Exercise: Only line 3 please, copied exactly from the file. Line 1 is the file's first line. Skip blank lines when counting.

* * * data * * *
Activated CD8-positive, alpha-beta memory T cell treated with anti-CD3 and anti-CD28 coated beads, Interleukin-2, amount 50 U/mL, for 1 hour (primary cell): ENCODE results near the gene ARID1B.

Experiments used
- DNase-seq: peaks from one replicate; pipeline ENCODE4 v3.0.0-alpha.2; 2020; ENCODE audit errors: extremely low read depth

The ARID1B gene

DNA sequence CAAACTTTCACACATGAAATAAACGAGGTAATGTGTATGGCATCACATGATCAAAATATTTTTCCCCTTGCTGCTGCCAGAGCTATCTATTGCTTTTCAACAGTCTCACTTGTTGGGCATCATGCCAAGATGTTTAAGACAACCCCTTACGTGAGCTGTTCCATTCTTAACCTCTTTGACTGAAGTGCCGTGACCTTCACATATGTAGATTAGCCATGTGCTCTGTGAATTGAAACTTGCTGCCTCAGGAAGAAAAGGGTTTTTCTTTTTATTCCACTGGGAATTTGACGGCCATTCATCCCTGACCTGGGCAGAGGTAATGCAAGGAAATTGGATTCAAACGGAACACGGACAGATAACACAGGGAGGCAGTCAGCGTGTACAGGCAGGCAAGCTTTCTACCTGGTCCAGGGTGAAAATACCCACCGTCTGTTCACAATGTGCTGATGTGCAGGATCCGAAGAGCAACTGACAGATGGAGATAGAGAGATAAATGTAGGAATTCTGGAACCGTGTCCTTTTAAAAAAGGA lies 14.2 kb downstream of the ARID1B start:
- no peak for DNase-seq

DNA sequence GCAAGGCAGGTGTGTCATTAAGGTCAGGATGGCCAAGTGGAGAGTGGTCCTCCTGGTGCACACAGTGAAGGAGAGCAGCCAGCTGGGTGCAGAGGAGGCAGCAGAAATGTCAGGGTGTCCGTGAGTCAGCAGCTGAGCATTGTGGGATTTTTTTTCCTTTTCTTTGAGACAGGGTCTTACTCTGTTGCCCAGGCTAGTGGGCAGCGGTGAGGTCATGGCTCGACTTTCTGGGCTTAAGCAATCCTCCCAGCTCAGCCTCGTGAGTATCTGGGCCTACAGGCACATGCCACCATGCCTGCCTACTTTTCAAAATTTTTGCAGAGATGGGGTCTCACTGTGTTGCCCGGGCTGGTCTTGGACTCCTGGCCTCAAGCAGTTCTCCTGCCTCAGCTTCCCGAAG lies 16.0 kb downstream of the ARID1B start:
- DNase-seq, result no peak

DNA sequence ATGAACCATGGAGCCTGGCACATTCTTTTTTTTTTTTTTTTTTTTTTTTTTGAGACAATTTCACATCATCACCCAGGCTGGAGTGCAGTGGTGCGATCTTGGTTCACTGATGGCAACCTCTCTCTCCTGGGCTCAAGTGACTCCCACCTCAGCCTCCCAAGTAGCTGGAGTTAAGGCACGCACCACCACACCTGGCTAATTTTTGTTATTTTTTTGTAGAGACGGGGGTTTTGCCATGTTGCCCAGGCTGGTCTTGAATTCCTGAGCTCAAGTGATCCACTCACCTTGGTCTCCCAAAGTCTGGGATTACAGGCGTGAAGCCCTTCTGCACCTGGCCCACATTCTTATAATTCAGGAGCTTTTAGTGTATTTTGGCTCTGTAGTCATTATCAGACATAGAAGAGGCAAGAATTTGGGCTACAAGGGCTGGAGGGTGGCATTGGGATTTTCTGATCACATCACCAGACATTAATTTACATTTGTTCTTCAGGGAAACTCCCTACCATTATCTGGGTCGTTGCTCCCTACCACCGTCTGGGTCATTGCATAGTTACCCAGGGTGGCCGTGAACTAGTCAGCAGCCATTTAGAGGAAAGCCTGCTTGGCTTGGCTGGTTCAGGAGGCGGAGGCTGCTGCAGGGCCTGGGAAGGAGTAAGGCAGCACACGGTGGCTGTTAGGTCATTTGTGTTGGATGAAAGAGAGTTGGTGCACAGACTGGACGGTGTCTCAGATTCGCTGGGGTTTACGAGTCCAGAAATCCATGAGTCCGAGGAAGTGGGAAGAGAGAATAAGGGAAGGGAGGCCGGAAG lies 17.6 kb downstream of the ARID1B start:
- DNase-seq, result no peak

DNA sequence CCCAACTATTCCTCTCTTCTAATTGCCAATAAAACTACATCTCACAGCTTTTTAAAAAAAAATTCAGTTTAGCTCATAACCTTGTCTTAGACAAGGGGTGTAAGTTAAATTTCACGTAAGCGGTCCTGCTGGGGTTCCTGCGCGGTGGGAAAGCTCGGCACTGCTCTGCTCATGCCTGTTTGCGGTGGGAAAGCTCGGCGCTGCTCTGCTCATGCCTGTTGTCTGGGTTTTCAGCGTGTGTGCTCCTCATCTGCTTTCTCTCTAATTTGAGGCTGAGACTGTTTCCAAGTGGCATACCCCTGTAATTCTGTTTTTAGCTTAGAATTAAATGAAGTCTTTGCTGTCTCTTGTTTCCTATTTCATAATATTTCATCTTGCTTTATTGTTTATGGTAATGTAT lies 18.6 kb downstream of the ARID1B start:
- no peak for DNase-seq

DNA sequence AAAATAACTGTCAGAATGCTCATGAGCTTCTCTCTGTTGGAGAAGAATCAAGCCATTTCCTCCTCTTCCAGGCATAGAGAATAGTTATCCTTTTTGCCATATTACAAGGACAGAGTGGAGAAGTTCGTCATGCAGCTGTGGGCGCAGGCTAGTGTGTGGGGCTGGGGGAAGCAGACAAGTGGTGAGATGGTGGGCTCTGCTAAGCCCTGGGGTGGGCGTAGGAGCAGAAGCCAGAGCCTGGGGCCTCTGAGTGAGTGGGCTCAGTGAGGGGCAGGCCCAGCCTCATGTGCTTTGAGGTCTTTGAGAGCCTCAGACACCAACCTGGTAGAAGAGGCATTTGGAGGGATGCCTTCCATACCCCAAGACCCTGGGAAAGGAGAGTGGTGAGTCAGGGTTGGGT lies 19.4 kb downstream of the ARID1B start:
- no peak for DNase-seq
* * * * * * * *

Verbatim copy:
- DNase-seq: peaks from one replicate; pipeline ENCODE4 v3.0.0-alpha.2; 2020; ENCODE audit errors: extremely low read depth